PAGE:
The itinerary now becomes very uncertain, but the following facts seem indicated by the Pastorals: Paul remained in Crete exactly long enough to found there new churches, the care and organization of which he confided to his fellow-worker Titus (Titus 1:5). He then went to Ephesus, and besought Timothy, who was already there, to remain until his return while he proceeded to Macedonia (1 Timothy 1:3). On this occasion he paid his promised visit to the Philippians (Philippians 2:24), and naturally also saw the Thessalonians. The letter to Titus and the First Epistle to Timothy must date from this period; they seem to have been written about the same time and shortly after the departure from Ephesus. The question is whether they were sent from Macedonia or, which seems more probable, from Corinth. The Apostle instructs Titus to join him at Nicopolis of Epirus where he intends to spend the winter (Titus 3:12). In the following spring he must have carried out his plan to return to Asia (1 Timothy 3:14-15). Here occurred the obscure episode of his arrest, which probably took place at Troas; this would explain his having left with Carpus a cloak and books which he needed (2 Timothy 4:13). He was taken from there to Ephesus, capital of the Province of Asia, where he was deserted by all those on whom he thought he could rely (2 Timothy 1:15). Being sent to Rome for trial he left Trophimus sick at Miletus, and Erastus, another of his companions, remained at Corinth, for what reason is not clear (2 Timothy 4:20). When Paul wrote his Second Epistle to Timothy from Rome he felt that all human hope was lost (4:6); he begs his disciple to rejoin him as quickly as possible, for he is alone with Luke. We do not know if Timothy was able to reach Rome before the death of the Apostle.
Ancient tradition makes it possible to establish the following points:
Paul suffered martyrdom near Rome at a place called Aquae Salviae (now Tre Fontane), somewhat east of the Ostian Way, about two miles from the splendid Basilica of San Paolo fuori le mura which marks his burial place.
The martyrdom took place towards the end of the reign of Nero, in the twelfth year (St. Epiphanius), the thirteenth (Euthalius), or the fourteenth (St. Jerome).
According to the most common opinion, Paul suffered in the same year and on the same day as Peter; several Latin Fathers contend that it was on the same day but not in the same year; the oldest witness, St. Dionysius the Corinthian, says only kata ton auton kairon, which may be translated "at the same time" or "about the same time".
From time immemorial the solemnity of the Apostles Peter and Paul has been celebrated on 29 June, which is the anniversary either of their death or of the translation of their relics.
Formerly the pope, after having pontificated in the Basilica of St. Peter, went with his attendants to that of St. Paul, but the distance between the two basilicas (about five miles) rendered the double ceremony too exhausting, especially at that season of the year. Thus arose the prevailing custom of transferring to the next day (30 June) the Commemoration of St. Paul. The feast of the Conversion of St. Paul (25 January) is of comparatively recent origin. There is reason for believing that the day was first observed to mark the translation of the relics of St. Paul at Rome, for so it appears in the Hieronymian Martyrology. It is unknown to the Greek Church (Dowden, "The Church Year and Kalendar", Cambridge, 1910, 69; cf. Duchesne, "Origines du culte chrétien", Paris, 1898, 265-72; McClure, "Christian Worship", London, 1903, 277-81).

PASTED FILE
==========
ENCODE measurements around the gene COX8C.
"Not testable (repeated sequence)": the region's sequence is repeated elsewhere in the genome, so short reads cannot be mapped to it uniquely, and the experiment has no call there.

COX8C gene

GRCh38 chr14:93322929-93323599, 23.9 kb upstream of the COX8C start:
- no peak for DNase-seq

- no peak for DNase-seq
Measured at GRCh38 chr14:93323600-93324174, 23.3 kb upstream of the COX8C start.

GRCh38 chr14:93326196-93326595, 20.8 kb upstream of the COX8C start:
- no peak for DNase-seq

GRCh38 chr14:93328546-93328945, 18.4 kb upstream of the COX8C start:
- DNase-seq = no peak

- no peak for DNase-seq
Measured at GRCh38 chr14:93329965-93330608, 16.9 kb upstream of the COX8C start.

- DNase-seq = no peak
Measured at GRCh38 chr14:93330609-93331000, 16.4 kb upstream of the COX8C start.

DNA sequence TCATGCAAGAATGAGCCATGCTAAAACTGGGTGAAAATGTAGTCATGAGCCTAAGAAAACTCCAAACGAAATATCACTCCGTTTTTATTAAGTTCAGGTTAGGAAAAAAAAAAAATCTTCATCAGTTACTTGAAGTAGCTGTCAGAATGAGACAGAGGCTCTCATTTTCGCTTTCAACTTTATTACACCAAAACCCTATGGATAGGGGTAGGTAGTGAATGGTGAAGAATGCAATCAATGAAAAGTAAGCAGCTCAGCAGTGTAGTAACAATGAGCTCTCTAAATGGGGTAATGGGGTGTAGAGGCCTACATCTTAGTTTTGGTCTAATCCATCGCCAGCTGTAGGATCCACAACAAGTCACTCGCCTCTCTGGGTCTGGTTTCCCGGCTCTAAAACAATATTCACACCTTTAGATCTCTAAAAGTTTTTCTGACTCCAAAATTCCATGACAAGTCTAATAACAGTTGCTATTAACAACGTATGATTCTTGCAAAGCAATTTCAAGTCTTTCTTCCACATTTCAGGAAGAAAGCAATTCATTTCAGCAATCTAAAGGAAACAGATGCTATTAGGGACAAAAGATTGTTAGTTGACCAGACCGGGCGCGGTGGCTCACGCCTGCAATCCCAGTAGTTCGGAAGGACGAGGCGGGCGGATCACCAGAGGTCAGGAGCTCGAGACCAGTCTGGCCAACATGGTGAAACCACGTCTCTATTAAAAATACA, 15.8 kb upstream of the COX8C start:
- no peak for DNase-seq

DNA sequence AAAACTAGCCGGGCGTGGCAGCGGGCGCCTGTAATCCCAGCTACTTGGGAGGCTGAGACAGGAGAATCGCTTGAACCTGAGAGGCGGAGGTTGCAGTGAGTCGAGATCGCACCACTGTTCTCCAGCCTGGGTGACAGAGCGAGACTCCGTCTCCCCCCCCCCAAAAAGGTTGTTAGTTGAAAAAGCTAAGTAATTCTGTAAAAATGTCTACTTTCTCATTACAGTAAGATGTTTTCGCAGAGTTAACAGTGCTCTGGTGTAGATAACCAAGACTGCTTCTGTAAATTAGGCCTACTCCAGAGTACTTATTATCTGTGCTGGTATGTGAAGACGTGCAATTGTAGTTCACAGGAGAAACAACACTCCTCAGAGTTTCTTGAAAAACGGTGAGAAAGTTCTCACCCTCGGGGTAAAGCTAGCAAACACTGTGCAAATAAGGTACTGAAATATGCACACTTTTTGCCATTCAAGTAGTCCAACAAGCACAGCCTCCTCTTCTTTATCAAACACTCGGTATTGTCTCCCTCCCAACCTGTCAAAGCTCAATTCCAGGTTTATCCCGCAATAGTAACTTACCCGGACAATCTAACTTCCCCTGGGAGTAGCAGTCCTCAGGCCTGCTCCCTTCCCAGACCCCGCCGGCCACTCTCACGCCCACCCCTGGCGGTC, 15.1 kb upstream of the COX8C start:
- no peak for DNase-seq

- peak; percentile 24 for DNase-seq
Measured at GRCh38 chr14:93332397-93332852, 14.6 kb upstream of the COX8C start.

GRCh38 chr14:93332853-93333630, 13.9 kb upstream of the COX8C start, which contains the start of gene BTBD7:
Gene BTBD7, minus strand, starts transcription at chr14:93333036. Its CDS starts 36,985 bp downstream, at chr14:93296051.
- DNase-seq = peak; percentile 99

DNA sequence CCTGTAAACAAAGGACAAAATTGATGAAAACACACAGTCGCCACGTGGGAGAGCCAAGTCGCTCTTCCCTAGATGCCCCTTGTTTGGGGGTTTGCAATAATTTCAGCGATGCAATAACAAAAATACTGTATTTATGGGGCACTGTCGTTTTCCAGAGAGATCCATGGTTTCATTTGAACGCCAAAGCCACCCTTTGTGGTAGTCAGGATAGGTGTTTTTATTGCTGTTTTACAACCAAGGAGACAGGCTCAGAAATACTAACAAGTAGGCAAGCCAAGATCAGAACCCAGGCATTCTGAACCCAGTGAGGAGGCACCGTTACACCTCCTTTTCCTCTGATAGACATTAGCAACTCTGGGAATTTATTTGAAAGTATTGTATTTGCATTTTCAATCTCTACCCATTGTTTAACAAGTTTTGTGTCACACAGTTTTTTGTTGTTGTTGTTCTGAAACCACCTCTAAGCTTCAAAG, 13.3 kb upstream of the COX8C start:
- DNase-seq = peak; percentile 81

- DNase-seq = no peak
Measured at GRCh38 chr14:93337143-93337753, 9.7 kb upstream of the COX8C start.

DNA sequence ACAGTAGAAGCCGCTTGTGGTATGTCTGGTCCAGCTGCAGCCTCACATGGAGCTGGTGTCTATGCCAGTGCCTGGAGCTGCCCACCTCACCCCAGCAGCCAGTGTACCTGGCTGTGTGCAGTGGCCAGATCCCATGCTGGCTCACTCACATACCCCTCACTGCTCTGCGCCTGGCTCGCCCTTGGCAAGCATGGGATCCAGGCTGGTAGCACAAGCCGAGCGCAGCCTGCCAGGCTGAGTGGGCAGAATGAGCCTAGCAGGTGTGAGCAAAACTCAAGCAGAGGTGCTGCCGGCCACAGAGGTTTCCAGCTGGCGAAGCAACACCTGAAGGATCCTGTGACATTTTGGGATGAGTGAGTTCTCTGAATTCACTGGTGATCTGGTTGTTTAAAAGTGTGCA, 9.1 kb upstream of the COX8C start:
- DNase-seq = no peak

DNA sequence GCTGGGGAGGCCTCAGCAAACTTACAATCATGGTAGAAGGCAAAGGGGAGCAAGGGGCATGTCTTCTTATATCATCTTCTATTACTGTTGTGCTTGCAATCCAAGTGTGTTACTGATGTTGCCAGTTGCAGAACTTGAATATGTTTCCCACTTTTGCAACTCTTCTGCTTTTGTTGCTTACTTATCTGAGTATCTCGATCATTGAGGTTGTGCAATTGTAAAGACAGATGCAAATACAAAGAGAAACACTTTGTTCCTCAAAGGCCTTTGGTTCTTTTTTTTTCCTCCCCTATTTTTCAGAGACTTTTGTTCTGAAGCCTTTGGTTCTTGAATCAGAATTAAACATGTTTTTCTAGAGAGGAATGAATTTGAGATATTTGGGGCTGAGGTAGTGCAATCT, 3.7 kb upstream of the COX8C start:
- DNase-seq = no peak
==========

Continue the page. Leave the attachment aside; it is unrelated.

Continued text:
Abridged from the Catholic Encyclopedia

Pope Francis at Mass with New Cardinals "Jesus teaches us that conversion, change of heart and Church reform is and ever shall be in a missionary key.." #Consistory FULL Official Homily + Video


ORDINARY PUBLIC CONSISTORY FOR THE CREATION OF NEW CARDINALS
PAPAL MASS
HOMILY OF HIS HOLINESS POPE FRANCIS
Vatican Basilica
Thursday, 28 June 2018
[Multimedia]


“They were on the road, going up to Jerusalem, and Jesus was walking ahead of them” (Mk 10:32). [1]
The beginning of this typical passage in Mark always helps us realize how the Lord cares for his people with a pedagogy all his own. Journeying to Jerusalem, Jesus is careful to walk ahead of his disciples.

Jerusalem represents the defining and decisive moment of his life. All of us know that at important and crucial times in life, the heart can speak and reveal the intentions and tensions within us. These turning points in life challenge us; they bring out questions and desires not always evident to our human hearts. This is what is presented, with great simplicity and realism, in the Gospel passage we have just heard. At the third and most troubling announcement of the Lord’s passion, the Evangelist does not shrink from disclosing secrets present in the hearts of the disciples: their quest of honours, jealousy, envy, intrigue, accommodation and compromise. This kind of thinking not only wears and eats away at their relationship, but also imprisons them in useless and petty discussions. Yet Jesus is not concerned with this: he walks ahead of them and he keeps going. And he tells them forcefully: “But it shall not be so among you; whoever would be great among you must be your servant” (Mk 10:43). In this way, the Lord tries to refocus the eyes and hearts of his disciples, so that there will be no fruitless and self-referential discussions in the community. What does it profit us to gain the whole world if we are corroded within? What does it profit us to gain the whole world if we are living in a stifling atmosphere of intrigues that dry up our hearts and impede our mission? Here, as someone has observed, we might think of all those palace intrigues that take place, even in curial offices.